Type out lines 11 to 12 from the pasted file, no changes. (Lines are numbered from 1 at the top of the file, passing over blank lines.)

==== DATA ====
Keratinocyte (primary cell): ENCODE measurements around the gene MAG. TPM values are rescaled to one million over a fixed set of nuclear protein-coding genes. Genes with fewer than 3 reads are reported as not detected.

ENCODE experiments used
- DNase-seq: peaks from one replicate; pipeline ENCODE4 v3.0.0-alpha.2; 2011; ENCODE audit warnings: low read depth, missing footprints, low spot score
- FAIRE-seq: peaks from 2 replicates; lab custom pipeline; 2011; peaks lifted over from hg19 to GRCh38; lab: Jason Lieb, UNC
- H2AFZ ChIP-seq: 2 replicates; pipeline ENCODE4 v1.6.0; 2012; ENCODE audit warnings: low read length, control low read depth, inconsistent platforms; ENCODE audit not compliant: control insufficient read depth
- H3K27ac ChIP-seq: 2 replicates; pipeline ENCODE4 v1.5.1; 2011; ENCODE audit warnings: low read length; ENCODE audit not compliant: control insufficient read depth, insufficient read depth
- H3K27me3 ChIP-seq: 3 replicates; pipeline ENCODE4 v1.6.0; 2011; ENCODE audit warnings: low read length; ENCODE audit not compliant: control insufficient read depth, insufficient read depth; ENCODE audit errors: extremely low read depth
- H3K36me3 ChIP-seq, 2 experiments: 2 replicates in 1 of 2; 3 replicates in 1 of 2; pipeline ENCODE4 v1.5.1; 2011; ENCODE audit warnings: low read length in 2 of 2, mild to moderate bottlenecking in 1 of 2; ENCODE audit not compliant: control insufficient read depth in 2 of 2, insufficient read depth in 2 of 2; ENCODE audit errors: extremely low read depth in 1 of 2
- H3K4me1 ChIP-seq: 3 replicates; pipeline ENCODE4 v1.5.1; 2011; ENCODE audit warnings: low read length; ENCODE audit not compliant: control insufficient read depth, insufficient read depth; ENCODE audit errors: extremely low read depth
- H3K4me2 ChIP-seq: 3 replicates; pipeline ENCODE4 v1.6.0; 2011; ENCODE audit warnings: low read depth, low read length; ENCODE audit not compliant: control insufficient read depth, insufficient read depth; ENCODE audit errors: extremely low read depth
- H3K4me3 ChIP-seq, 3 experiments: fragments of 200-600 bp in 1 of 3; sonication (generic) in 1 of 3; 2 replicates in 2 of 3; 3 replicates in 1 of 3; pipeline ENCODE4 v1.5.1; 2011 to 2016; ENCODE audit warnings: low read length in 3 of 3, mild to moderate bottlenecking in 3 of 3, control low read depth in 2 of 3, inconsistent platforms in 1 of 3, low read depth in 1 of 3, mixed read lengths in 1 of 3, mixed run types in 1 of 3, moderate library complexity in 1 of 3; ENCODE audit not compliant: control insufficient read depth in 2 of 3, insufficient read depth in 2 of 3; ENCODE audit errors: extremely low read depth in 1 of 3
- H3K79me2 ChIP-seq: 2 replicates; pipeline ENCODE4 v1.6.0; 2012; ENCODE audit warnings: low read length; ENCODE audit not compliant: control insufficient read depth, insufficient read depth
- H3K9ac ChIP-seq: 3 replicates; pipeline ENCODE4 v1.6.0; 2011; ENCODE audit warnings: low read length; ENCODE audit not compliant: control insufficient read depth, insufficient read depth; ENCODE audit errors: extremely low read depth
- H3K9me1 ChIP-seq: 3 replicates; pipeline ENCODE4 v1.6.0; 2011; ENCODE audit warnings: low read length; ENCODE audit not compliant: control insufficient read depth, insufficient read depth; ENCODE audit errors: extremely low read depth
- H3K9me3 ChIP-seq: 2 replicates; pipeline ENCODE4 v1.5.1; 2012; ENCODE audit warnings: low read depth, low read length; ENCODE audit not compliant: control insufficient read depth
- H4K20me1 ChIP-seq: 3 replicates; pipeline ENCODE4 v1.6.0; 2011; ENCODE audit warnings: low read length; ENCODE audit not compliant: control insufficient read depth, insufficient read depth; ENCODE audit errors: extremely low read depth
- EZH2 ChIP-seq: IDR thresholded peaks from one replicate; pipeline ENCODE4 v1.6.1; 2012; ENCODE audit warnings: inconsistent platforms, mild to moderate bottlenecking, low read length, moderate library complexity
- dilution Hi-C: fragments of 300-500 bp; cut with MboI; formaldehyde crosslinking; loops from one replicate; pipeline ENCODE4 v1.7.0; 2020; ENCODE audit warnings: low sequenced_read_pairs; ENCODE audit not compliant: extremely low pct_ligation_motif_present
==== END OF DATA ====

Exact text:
- H3K4me3 ChIP-seq, 3 experiments: fragments of 200-600 bp in 1 of 3; sonication (generic) in 1 of 3; 2 replicates in 2 of 3; 3 replicates in 1 of 3; pipeline ENCODE4 v1.5.1; 2011 to 2016; ENCODE audit warnings: low read length in 3 of 3, mild to moderate bottlenecking in 3 of 3, control low read depth in 2 of 3, inconsistent platforms in 1 of 3, low read depth in 1 of 3, mixed read lengths in 1 of 3, mixed run types in 1 of 3, moderate library complexity in 1 of 3; ENCODE audit not compliant: control insufficient read depth in 2 of 3, insufficient read depth in 2 of 3; ENCODE audit errors: extremely low read depth in 1 of 3
- H3K79me2 ChIP-seq: 2 replicates; pipeline ENCODE4 v1.6.0; 2012; ENCODE audit warnings: low read length; ENCODE audit not compliant: control insufficient read depth, insufficient read depth